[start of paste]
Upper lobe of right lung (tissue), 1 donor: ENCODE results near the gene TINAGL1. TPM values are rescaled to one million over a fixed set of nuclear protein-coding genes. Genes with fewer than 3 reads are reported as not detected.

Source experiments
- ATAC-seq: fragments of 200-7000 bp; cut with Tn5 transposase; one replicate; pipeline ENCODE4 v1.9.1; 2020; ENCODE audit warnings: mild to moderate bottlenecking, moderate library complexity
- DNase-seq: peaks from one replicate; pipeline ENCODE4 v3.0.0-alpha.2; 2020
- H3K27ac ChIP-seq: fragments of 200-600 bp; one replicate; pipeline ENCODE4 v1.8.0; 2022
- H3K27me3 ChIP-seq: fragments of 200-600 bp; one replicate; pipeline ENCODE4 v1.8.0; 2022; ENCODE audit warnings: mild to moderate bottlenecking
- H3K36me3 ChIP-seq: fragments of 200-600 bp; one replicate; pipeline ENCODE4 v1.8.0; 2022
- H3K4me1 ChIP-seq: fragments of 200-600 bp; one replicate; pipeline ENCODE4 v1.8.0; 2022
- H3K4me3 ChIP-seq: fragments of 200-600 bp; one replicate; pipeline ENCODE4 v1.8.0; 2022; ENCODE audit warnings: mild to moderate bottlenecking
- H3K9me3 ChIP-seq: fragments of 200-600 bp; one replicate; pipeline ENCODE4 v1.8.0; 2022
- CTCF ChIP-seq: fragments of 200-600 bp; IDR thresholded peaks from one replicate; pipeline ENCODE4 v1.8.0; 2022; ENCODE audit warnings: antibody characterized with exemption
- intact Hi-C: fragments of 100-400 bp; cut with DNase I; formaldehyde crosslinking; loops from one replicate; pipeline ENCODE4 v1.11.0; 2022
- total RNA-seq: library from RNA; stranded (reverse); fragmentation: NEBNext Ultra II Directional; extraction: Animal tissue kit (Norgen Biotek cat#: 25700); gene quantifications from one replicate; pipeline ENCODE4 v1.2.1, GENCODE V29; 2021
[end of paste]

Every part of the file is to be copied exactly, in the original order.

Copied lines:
Upper lobe of right lung (tissue), 1 donor: ENCODE results near the gene TINAGL1. TPM values are rescaled to one million over a fixed set of nuclear protein-coding genes. Genes with fewer than 3 reads are reported as not detected.

Source experiments
- ATAC-seq: fragments of 200-7000 bp; cut with Tn5 transposase; one replicate; pipeline ENCODE4 v1.9.1; 2020; ENCODE audit warnings: mild to moderate bottlenecking, moderate library complexity
- DNase-seq: peaks from one replicate; pipeline ENCODE4 v3.0.0-alpha.2; 2020
- H3K27ac ChIP-seq: fragments of 200-600 bp; one replicate; pipeline ENCODE4 v1.8.0; 2022
- H3K27me3 ChIP-seq: fragments of 200-600 bp; one replicate; pipeline ENCODE4 v1.8.0; 2022; ENCODE audit warnings: mild to moderate bottlenecking
- H3K36me3 ChIP-seq: fragments of 200-600 bp; one replicate; pipeline ENCODE4 v1.8.0; 2022
- H3K4me1 ChIP-seq: fragments of 200-600 bp; one replicate; pipeline ENCODE4 v1.8.0; 2022
- H3K4me3 ChIP-seq: fragments of 200-600 bp; one replicate; pipeline ENCODE4 v1.8.0; 2022; ENCODE audit warnings: mild to moderate bottlenecking
- H3K9me3 ChIP-seq: fragments of 200-600 bp; one replicate; pipeline ENCODE4 v1.8.0; 2022
- CTCF ChIP-seq: fragments of 200-600 bp; IDR thresholded peaks from one replicate; pipeline ENCODE4 v1.8.0; 2022; ENCODE audit warnings: antibody characterized with exemption
- intact Hi-C: fragments of 100-400 bp; cut with DNase I; formaldehyde crosslinking; loops from one replicate; pipeline ENCODE4 v1.11.0; 2022
- total RNA-seq: library from RNA; stranded (reverse); fragmentation: NEBNext Ultra II Directional; extraction: Animal tissue kit (Norgen Biotek cat#: 25700); gene quantifications from one replicate; pipeline ENCODE4 v1.2.1, GENCODE V29; 2021